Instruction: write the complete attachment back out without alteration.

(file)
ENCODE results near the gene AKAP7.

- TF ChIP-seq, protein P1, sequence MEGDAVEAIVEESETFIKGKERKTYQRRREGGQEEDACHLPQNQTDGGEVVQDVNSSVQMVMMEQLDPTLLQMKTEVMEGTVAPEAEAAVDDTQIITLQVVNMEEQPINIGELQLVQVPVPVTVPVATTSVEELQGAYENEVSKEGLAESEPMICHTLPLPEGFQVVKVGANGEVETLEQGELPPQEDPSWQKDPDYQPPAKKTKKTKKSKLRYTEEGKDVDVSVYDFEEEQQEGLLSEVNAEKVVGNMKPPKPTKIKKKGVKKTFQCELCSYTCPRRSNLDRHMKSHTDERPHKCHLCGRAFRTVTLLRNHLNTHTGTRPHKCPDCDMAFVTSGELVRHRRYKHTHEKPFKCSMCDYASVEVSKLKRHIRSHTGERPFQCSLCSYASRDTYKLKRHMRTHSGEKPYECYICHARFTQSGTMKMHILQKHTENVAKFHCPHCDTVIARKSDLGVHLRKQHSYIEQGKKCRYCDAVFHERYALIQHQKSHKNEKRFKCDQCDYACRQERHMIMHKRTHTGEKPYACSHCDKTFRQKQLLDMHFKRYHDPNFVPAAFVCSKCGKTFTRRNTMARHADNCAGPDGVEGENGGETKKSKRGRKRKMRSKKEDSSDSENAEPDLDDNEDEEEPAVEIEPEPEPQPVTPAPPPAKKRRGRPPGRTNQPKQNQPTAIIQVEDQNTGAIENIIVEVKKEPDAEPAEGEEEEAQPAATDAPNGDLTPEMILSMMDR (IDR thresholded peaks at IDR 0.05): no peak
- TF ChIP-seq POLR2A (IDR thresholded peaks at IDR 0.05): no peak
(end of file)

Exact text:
ENCODE results near the gene AKAP7.

- TF ChIP-seq, protein P1, sequence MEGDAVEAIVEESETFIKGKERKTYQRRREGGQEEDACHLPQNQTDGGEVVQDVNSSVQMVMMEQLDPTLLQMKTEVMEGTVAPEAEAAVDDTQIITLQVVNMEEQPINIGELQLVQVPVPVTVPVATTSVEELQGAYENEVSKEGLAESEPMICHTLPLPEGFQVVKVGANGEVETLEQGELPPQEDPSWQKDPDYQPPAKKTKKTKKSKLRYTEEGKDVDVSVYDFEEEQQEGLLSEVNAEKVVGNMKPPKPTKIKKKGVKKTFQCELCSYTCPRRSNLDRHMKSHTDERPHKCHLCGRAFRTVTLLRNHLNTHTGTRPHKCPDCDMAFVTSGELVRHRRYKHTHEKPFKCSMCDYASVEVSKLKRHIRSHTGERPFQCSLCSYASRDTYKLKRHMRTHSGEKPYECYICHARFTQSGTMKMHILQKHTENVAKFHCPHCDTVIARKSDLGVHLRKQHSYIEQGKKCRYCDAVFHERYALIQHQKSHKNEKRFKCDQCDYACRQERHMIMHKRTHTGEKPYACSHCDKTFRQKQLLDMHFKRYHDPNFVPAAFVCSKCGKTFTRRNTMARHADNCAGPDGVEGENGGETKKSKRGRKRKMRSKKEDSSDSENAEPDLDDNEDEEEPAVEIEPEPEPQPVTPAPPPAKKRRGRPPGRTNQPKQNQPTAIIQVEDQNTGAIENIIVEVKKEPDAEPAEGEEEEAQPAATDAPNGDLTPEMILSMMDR (IDR thresholded peaks at IDR 0.05): no peak
- TF ChIP-seq POLR2A (IDR thresholded peaks at IDR 0.05): no peak